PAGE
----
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The socioeconomic burden of pediatric tuberculosis and role of child-sensitive social protection



Households of children with tuberculosis (TB) experience financial and social hardships, but TB-specific social protection initiatives primarily focus on adults.


We conducted a single-arm, pilot study of multi-component supportive benefits for children with pulmonary TB in Kampala, Uganda. At diagnosis, participants received in-kind coverage of direct medical costs, a cash transfer, and patient navigation. Caregivers were surveyed before diagnosis and 2 months into TB treatment on social and financial challenges related to their child’s illness, including estimated costs, loss of income and dissaving practices.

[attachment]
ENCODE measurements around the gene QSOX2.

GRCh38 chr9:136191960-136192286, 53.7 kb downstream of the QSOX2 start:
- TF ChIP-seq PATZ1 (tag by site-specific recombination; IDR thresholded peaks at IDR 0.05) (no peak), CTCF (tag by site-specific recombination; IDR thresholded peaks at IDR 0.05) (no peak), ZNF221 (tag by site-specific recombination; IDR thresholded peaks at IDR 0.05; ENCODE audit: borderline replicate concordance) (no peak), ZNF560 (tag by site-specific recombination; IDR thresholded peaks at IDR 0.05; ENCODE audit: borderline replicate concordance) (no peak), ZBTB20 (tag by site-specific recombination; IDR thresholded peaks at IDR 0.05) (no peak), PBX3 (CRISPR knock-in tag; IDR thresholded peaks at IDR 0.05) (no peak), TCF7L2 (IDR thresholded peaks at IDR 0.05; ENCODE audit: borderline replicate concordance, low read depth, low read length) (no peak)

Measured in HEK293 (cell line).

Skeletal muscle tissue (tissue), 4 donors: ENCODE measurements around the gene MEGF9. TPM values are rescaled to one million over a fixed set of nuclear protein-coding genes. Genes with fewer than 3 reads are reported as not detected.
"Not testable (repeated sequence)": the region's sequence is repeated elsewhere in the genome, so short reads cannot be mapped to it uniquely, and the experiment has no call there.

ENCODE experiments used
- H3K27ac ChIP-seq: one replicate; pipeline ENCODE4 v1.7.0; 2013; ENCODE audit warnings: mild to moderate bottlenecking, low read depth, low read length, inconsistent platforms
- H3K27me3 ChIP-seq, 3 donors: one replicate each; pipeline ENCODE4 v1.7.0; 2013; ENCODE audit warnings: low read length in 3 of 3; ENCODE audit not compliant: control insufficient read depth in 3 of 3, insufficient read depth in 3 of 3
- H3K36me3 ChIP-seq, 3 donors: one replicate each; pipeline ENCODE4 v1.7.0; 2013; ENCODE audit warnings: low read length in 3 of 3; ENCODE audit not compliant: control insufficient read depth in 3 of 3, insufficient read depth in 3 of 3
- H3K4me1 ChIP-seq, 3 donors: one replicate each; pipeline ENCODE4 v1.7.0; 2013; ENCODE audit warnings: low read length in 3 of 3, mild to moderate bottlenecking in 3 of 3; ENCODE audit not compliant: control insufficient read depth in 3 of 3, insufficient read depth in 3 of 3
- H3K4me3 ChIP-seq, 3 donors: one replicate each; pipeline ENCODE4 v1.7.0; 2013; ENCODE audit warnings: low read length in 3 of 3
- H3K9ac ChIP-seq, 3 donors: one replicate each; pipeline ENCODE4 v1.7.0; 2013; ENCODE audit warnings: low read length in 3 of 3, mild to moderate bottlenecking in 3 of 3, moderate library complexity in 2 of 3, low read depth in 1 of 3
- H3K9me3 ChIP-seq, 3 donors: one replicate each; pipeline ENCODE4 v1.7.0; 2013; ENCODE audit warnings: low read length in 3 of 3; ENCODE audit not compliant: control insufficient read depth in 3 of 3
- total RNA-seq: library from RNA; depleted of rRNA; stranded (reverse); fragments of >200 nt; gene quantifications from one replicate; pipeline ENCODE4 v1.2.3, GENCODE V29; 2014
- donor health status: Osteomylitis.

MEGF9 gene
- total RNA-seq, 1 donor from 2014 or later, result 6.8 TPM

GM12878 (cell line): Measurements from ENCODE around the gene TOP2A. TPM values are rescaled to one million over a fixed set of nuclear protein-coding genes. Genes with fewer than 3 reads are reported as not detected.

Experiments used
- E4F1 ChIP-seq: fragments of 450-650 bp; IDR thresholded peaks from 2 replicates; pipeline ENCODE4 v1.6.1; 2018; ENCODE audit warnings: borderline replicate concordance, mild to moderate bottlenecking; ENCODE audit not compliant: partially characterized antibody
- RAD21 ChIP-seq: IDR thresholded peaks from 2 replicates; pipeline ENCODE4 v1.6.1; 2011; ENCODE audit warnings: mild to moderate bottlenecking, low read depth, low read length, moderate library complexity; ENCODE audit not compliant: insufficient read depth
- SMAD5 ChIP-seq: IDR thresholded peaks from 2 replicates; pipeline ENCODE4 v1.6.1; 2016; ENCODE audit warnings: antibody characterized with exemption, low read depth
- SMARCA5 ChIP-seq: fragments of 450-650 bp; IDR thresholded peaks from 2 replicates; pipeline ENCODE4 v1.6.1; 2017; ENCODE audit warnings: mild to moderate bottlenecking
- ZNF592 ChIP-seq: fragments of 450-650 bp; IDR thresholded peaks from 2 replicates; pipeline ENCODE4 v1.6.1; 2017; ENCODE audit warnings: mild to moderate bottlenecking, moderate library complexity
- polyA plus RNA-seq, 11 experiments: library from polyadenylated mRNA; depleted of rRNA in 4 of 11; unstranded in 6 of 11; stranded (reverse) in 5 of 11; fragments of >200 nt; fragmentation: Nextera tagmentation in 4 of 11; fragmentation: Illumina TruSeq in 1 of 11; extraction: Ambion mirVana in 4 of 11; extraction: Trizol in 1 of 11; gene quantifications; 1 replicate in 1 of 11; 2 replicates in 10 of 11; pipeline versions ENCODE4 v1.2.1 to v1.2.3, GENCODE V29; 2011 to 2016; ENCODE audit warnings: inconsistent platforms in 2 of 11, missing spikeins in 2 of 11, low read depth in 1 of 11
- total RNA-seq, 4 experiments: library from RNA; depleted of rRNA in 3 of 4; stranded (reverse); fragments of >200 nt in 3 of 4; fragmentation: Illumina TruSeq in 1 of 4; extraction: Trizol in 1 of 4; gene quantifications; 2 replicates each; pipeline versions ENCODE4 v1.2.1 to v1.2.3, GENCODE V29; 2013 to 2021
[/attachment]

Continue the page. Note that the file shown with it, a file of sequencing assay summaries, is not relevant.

We included 368 children from 321 households. Pre-diagnosis, 80.1% of caregivers reported that their child’s illness negatively impacted household finances, 44.1% of caregivers missed work, and 24% engaged in dissaving practices. Catastrophic costs (> 20% annual income) were experienced by 18.4% (95% CI 13.7–24.0) of households. School disruption was common (25.6%), and 28% of caregivers were concerned their child was falling behind in development. Two months post-diagnosis, 12 households (4.8%) reported being negatively affected by their child’s TB disease (difference -75.2%, 95% CI -81.2 to -69.2, p < 0.001), with limited ongoing loss of income (1.6%) or dissavings practices (0.8%). Catastrophic costs occurred in one household (0.4%) at 2 months post-diagnosis.


Households face financial and social challenges prior to a child’s TB diagnosis, and child-sensitive social protection support may mitigate ongoing burden.